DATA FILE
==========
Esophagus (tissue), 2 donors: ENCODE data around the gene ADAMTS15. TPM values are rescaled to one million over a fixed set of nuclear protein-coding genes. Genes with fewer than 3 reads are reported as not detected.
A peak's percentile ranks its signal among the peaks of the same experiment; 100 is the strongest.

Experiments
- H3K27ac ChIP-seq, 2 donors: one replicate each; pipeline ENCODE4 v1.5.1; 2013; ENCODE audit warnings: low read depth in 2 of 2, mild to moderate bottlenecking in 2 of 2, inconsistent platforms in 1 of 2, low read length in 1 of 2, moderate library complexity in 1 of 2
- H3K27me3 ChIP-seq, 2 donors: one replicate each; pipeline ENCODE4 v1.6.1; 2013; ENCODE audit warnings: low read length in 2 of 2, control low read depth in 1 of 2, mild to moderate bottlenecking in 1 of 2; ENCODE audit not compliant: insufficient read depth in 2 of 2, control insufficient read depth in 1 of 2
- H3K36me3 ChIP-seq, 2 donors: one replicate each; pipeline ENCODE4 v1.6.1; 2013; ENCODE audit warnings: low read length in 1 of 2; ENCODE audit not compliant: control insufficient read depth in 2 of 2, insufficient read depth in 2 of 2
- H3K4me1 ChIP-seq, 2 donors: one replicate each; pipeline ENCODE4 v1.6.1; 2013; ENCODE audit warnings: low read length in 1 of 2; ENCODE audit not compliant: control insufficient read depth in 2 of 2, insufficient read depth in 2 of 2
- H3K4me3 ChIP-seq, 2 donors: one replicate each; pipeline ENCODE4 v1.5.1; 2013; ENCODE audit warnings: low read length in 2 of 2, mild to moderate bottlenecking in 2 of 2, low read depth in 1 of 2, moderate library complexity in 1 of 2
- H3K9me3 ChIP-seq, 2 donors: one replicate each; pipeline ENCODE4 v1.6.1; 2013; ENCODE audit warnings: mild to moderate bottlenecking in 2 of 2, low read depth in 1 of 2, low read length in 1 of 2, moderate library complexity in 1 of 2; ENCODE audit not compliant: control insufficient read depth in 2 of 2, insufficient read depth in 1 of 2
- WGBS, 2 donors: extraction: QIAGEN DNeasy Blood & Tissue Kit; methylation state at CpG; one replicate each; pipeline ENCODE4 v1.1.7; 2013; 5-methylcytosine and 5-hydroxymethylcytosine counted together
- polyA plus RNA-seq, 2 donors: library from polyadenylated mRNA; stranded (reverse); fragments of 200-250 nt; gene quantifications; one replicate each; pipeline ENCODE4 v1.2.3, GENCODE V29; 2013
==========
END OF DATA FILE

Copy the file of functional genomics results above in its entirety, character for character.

Esophagus (tissue), 2 donors: ENCODE data around the gene ADAMTS15. TPM values are rescaled to one million over a fixed set of nuclear protein-coding genes. Genes with fewer than 3 reads are reported as not detected.
A peak's percentile ranks its signal among the peaks of the same experiment; 100 is the strongest.

Experiments
- H3K27ac ChIP-seq, 2 donors: one replicate each; pipeline ENCODE4 v1.5.1; 2013; ENCODE audit warnings: low read depth in 2 of 2, mild to moderate bottlenecking in 2 of 2, inconsistent platforms in 1 of 2, low read length in 1 of 2, moderate library complexity in 1 of 2
- H3K27me3 ChIP-seq, 2 donors: one replicate each; pipeline ENCODE4 v1.6.1; 2013; ENCODE audit warnings: low read length in 2 of 2, control low read depth in 1 of 2, mild to moderate bottlenecking in 1 of 2; ENCODE audit not compliant: insufficient read depth in 2 of 2, control insufficient read depth in 1 of 2
- H3K36me3 ChIP-seq, 2 donors: one replicate each; pipeline ENCODE4 v1.6.1; 2013; ENCODE audit warnings: low read length in 1 of 2; ENCODE audit not compliant: control insufficient read depth in 2 of 2, insufficient read depth in 2 of 2
- H3K4me1 ChIP-seq, 2 donors: one replicate each; pipeline ENCODE4 v1.6.1; 2013; ENCODE audit warnings: low read length in 1 of 2; ENCODE audit not compliant: control insufficient read depth in 2 of 2, insufficient read depth in 2 of 2
- H3K4me3 ChIP-seq, 2 donors: one replicate each; pipeline ENCODE4 v1.5.1; 2013; ENCODE audit warnings: low read length in 2 of 2, mild to moderate bottlenecking in 2 of 2, low read depth in 1 of 2, moderate library complexity in 1 of 2
- H3K9me3 ChIP-seq, 2 donors: one replicate each; pipeline ENCODE4 v1.6.1; 2013; ENCODE audit warnings: mild to moderate bottlenecking in 2 of 2, low read depth in 1 of 2, low read length in 1 of 2, moderate library complexity in 1 of 2; ENCODE audit not compliant: control insufficient read depth in 2 of 2, insufficient read depth in 1 of 2
- WGBS, 2 donors: extraction: QIAGEN DNeasy Blood & Tissue Kit; methylation state at CpG; one replicate each; pipeline ENCODE4 v1.1.7; 2013; 5-methylcytosine and 5-hydroxymethylcytosine counted together
- polyA plus RNA-seq, 2 donors: library from polyadenylated mRNA; stranded (reverse); fragments of 200-250 nt; gene quantifications; one replicate each; pipeline ENCODE4 v1.2.3, GENCODE V29; 2013